Sergey Oboguev (oboguev) wrote,
Sergey Oboguev

о бомбардировках Японии и альтернативе

D. M. Giangreco, "Hell to Pay: Operation Downfall and the Invasion of Japan, 1945-1947", Naval Institute Press, Annapolis, 2009

Giangreco, a longtime former editor for Military Review, synthesizes years of research in a definitive analysis of America's motives for using atomic bombs against Japan in 1945. The nuclear bombing of Japan, he concludes, was undertaken in the context of Operation Downfall: a series of invasions of the Japanese islands American planners estimated would initially cause anywhere from a quarter-million to a million U.S. casualties, plus millions of Japanese.

Giangreco presents the contexts of America's growing war weariness and declining manpower resources. Above all, he demonstrates the Japanese militarists' continuing belief that they could defeat the U.S.

Japan had almost 13,000 planes available for suicide attacks, and plans for the defense of Kyushu, the U.S.'s initial invasion site, were elaborate and sophisticated, deploying over 900,000 men. Japanese and American documents presented here offer a chillingly clear-eyed picture of a battle of attrition so daunting that Army Chief of Staff George C. Marshall considered using atomic and chemical weapons to support the operation.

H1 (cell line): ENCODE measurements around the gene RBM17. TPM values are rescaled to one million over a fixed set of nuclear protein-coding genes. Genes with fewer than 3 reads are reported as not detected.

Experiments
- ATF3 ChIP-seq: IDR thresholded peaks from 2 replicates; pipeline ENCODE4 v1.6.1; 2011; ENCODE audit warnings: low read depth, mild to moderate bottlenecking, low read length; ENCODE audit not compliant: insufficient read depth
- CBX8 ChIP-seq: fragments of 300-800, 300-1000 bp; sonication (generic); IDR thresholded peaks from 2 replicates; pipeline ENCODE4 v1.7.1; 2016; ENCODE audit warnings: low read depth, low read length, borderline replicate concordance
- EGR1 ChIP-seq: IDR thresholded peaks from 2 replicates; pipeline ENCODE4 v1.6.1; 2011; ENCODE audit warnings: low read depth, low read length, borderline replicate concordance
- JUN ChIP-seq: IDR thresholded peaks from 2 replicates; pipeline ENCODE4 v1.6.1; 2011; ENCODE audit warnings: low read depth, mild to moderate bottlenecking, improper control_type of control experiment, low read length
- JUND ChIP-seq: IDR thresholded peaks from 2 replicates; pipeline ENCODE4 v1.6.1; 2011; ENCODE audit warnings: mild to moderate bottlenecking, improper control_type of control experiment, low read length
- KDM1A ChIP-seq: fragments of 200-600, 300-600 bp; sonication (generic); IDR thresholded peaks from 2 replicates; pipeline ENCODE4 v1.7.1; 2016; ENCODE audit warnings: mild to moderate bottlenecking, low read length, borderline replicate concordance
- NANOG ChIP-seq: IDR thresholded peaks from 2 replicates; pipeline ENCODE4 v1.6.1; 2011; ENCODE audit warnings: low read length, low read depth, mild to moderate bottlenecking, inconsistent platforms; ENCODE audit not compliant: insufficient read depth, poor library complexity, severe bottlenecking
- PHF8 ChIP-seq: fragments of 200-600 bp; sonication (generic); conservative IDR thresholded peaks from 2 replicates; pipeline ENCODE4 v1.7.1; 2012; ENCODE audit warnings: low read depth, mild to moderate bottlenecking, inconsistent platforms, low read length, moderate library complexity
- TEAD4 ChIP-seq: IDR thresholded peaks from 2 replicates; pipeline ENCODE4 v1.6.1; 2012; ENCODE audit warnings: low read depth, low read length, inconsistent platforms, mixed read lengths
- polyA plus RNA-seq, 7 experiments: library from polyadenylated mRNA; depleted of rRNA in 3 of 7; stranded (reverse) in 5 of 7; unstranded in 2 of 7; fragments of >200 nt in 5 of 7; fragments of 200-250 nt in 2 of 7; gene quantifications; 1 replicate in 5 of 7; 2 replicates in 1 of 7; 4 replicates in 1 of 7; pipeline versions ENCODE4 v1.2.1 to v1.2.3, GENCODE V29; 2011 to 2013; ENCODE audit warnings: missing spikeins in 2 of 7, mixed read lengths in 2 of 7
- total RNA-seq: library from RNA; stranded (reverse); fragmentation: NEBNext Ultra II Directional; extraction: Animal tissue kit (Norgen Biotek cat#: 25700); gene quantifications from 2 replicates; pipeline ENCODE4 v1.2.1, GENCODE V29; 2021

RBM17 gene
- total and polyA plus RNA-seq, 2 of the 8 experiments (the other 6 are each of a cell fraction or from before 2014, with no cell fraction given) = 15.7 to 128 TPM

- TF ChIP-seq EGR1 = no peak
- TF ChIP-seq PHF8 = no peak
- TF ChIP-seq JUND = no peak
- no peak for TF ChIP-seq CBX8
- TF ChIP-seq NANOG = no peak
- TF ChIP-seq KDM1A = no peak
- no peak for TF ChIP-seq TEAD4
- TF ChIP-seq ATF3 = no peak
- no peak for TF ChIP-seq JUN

Faced with this conundrum, in Giangreco's excellent examination, President Truman took what seemed the least worst option.

. . . . .

A former editor at Military Review provides us with one of the first books to detail the planned U.S. invasion of the Japanese home islands in October 1945 and the Japanese preparations for that invasion. Drawing on solid research in both countries, Giangreco lays out the U.S. planning and the whole scenario of what would have happened: millions of casualties, prolongation of the Pacific war, possibly past 1947, and manpower shortages and war weariness in the United States, with Japanese militarists and their no-surrender policy in control in Japan.

The two-pronged invasion would have begun on the island of Kyushu, preceded by no fewer than nine atom-bomb drops behind the landing beaches. Illustrative of just how much the war with Japan was a close-run thing, this is essential reading.
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